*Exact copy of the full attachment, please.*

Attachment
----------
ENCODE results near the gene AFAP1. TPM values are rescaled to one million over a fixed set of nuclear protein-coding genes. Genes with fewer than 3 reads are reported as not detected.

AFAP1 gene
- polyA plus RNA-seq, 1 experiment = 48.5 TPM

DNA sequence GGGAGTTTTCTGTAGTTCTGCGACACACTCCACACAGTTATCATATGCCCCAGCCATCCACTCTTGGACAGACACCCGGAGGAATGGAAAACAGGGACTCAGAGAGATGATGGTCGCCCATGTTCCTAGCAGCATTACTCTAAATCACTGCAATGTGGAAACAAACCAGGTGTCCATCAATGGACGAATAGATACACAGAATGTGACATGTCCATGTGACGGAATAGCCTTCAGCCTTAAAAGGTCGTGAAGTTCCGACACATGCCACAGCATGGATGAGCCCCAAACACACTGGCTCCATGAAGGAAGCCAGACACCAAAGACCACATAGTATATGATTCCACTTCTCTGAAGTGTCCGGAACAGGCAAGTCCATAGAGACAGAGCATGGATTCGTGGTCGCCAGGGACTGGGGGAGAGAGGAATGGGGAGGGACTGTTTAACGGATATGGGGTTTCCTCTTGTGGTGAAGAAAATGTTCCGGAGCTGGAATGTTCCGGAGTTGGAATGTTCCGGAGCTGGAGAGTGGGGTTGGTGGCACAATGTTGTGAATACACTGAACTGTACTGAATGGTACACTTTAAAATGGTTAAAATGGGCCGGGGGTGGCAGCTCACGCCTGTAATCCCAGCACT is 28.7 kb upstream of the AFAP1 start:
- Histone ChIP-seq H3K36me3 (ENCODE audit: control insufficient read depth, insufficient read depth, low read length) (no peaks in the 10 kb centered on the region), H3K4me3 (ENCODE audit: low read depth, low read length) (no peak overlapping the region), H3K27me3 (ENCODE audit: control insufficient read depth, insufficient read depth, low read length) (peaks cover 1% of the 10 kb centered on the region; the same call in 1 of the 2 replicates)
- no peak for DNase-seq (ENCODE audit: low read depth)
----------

ENCODE results near the gene AFAP1. TPM values are rescaled to one million over a fixed set of nuclear protein-coding genes. Genes with fewer than 3 reads are reported as not detected.

AFAP1 gene
- polyA plus RNA-seq, 1 experiment = 48.5 TPM

DNA sequence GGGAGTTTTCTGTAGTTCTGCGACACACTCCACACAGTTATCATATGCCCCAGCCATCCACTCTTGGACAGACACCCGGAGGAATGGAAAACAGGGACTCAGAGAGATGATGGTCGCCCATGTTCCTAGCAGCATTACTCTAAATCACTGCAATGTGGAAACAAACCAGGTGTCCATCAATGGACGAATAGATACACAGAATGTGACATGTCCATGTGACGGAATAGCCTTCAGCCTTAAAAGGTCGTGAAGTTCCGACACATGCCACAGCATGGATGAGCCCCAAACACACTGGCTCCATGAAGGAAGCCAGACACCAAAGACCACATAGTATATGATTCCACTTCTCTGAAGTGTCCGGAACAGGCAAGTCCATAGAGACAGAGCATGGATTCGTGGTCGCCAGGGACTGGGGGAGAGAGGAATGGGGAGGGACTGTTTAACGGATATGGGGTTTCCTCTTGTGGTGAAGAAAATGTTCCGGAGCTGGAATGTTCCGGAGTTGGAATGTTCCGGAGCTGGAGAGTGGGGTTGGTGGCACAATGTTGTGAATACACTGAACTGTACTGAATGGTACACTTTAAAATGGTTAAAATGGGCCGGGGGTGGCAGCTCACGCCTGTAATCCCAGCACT is 28.7 kb upstream of the AFAP1 start:
- Histone ChIP-seq H3K36me3 (ENCODE audit: control insufficient read depth, insufficient read depth, low read length) (no peaks in the 10 kb centered on the region), H3K4me3 (ENCODE audit: low read depth, low read length) (no peak overlapping the region), H3K27me3 (ENCODE audit: control insufficient read depth, insufficient read depth, low read length) (peaks cover 1% of the 10 kb centered on the region; the same call in 1 of the 2 replicates)
- no peak for DNase-seq (ENCODE audit: low read depth)